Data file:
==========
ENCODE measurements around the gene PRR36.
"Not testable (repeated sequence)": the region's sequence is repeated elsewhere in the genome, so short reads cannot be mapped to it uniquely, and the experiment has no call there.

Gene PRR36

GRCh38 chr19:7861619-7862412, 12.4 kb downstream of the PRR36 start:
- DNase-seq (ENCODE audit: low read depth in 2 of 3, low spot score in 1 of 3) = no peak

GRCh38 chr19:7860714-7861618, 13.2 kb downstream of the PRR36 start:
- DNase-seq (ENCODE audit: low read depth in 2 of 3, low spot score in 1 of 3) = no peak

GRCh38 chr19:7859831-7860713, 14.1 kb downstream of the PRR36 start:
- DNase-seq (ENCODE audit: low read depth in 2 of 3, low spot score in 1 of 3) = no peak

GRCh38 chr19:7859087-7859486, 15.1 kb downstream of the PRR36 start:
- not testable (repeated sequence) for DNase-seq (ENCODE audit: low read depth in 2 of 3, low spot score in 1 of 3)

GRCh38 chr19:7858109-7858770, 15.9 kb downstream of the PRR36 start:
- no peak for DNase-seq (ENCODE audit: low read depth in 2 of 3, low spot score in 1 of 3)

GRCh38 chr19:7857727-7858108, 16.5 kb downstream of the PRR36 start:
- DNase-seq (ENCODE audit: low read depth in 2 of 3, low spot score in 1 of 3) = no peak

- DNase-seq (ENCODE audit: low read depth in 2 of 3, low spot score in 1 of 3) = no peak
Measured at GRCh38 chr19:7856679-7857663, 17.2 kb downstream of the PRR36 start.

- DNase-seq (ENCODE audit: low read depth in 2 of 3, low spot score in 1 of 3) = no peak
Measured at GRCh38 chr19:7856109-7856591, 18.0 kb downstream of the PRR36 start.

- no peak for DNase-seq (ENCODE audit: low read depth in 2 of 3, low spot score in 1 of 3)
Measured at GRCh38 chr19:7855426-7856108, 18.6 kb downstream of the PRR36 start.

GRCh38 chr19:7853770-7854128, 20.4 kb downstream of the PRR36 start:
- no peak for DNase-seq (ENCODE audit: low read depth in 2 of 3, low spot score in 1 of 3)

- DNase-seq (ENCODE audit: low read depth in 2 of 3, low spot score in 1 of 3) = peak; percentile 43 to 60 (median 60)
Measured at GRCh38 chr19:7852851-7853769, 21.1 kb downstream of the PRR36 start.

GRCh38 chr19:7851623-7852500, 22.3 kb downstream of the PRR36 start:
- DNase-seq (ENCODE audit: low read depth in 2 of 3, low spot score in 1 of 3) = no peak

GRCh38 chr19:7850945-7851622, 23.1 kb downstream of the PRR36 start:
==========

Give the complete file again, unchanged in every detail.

ENCODE measurements around the gene PRR36.
"Not testable (repeated sequence)": the region's sequence is repeated elsewhere in the genome, so short reads cannot be mapped to it uniquely, and the experiment has no call there.

Gene PRR36

GRCh38 chr19:7861619-7862412, 12.4 kb downstream of the PRR36 start:
- DNase-seq (ENCODE audit: low read depth in 2 of 3, low spot score in 1 of 3) = no peak

GRCh38 chr19:7860714-7861618, 13.2 kb downstream of the PRR36 start:
- DNase-seq (ENCODE audit: low read depth in 2 of 3, low spot score in 1 of 3) = no peak

GRCh38 chr19:7859831-7860713, 14.1 kb downstream of the PRR36 start:
- DNase-seq (ENCODE audit: low read depth in 2 of 3, low spot score in 1 of 3) = no peak

GRCh38 chr19:7859087-7859486, 15.1 kb downstream of the PRR36 start:
- not testable (repeated sequence) for DNase-seq (ENCODE audit: low read depth in 2 of 3, low spot score in 1 of 3)

GRCh38 chr19:7858109-7858770, 15.9 kb downstream of the PRR36 start:
- no peak for DNase-seq (ENCODE audit: low read depth in 2 of 3, low spot score in 1 of 3)

GRCh38 chr19:7857727-7858108, 16.5 kb downstream of the PRR36 start:
- DNase-seq (ENCODE audit: low read depth in 2 of 3, low spot score in 1 of 3) = no peak

- DNase-seq (ENCODE audit: low read depth in 2 of 3, low spot score in 1 of 3) = no peak
Measured at GRCh38 chr19:7856679-7857663, 17.2 kb downstream of the PRR36 start.

- DNase-seq (ENCODE audit: low read depth in 2 of 3, low spot score in 1 of 3) = no peak
Measured at GRCh38 chr19:7856109-7856591, 18.0 kb downstream of the PRR36 start.

- no peak for DNase-seq (ENCODE audit: low read depth in 2 of 3, low spot score in 1 of 3)
Measured at GRCh38 chr19:7855426-7856108, 18.6 kb downstream of the PRR36 start.

GRCh38 chr19:7853770-7854128, 20.4 kb downstream of the PRR36 start:
- no peak for DNase-seq (ENCODE audit: low read depth in 2 of 3, low spot score in 1 of 3)

- DNase-seq (ENCODE audit: low read depth in 2 of 3, low spot score in 1 of 3) = peak; percentile 43 to 60 (median 60)
Measured at GRCh38 chr19:7852851-7853769, 21.1 kb downstream of the PRR36 start.

GRCh38 chr19:7851623-7852500, 22.3 kb downstream of the PRR36 start:
- DNase-seq (ENCODE audit: low read depth in 2 of 3, low spot score in 1 of 3) = no peak

GRCh38 chr19:7850945-7851622, 23.1 kb downstream of the PRR36 start: